IR@KDU Repository

A Legal Obligation to Report Child Sexual Abuse? - A Review of National and International Standards

Show simple item record

dc.contributor.author Mendis,N
dc.date.accessioned 2018-05-24T08:21:56Z
dc.date.available 2018-05-24T08:21:56Z
dc.date.issued 2015
dc.identifier.uri http://ir.kdu.ac.lk/handle/345/1389
dc.description Article Full Text en_US
dc.description.abstract Several revelations on child sexual abuse that shocked the public and gained media attention worldwide in recent years have highlighted an extremely serious social and legal issue. The scale of predatory paedophilia committed by certain persons in institutions such as the Catholic Church, BBC (Jimmy Savile) and Pennsylvania State University (Jerry Sandusky) have raised issues that go beyond criminal liability of individual perpetrators. Questions have been raised about the responsibility of the Vatican and other institutions, regarding long term failure to report such suspected criminal activities to child protection and law enforcement authorities. Criminal activities in these kinds of situations were often conducted on institution premises itself and at times with knowledge of persons in positions of authority, who nevertheless decided to deny protection to the child in favour of maintaining the institutional image, thereby protecting perpetrators from criminal investigation. The failure of such persons to act according to their conscience or moral responsibility to protect children from further rape and sexual abuse and to support their access to justice by reporting such abuse when brought to their attention, means we need to ask whether such duty should be made mandatory by law and failure to do so a punishable offence. This research analyses Sri Lankan law (including Penal Code Amendment Act no.16 of 2006) with a comparative study of legislation and policy in different jurisdictions with regard to civil or criminal liability for omission to report child rape or sexual abuse. International standards set by the Child Rights Convention and the recommendations of the Child Rights Committee in this regard (in particular CRC/C/VAT/CO/2 of 31st January 2014), will be critically analysed. Objectives of the research are to ascertain whether the legal system ought to protect the best interests of vulnerable children by placing a legal duty to report such abuse. Findings indicate an emerging responsibility upon States to establish clear rules, mechanisms and procedures for mandatory reporting of all suspected cases of child sexual abuse and exploitation to law enforcement authorities. This has been both a domestic response and part of international standardsetting en_US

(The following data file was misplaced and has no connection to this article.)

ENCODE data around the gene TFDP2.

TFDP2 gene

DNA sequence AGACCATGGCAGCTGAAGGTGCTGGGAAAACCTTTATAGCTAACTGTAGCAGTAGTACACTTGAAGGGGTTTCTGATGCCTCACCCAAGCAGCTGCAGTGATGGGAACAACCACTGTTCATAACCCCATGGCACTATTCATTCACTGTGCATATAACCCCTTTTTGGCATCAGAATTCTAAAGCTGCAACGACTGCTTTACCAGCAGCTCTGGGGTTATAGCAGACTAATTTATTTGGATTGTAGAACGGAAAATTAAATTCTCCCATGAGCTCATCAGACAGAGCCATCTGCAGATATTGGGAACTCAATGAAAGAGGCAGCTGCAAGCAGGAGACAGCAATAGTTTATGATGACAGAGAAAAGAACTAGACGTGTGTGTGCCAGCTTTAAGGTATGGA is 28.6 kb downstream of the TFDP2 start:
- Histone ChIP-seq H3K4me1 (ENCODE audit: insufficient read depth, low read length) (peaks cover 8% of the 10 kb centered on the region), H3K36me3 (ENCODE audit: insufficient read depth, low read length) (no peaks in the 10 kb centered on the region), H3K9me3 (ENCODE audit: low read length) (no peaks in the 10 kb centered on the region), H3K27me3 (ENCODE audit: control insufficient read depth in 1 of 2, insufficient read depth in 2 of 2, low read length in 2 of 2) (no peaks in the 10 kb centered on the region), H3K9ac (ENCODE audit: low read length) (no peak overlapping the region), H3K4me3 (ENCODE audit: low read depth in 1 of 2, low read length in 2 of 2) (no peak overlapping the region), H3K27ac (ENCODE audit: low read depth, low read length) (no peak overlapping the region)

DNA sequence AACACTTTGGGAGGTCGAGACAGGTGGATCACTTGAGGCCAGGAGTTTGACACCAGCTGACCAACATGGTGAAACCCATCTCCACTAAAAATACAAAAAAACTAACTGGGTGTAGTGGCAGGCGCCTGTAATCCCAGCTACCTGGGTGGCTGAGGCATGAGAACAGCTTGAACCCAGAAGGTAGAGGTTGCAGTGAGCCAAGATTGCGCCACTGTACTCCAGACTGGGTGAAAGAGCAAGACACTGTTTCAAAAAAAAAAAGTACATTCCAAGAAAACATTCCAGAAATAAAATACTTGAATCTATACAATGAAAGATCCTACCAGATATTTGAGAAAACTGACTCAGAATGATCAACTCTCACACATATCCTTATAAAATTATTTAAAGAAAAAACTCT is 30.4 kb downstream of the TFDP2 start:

dc.language.iso en en_US
dc.subject Reporting Child Sexual Abuse en_US
dc.subject Omission en_US
dc.subject Civil and/or Criminal Liability en_US
dc.title A Legal Obligation to Report Child Sexual Abuse? - A Review of National and International Standards en_US
dc.type Article Full Text en_US
dc.identifier.journal KDU IRC en_US
dc.identifier.pgnos 222-229 en_US


Files in this item

This item appears in the following Collection(s)

Show simple item record

Search IR@KDU


Browse

My Account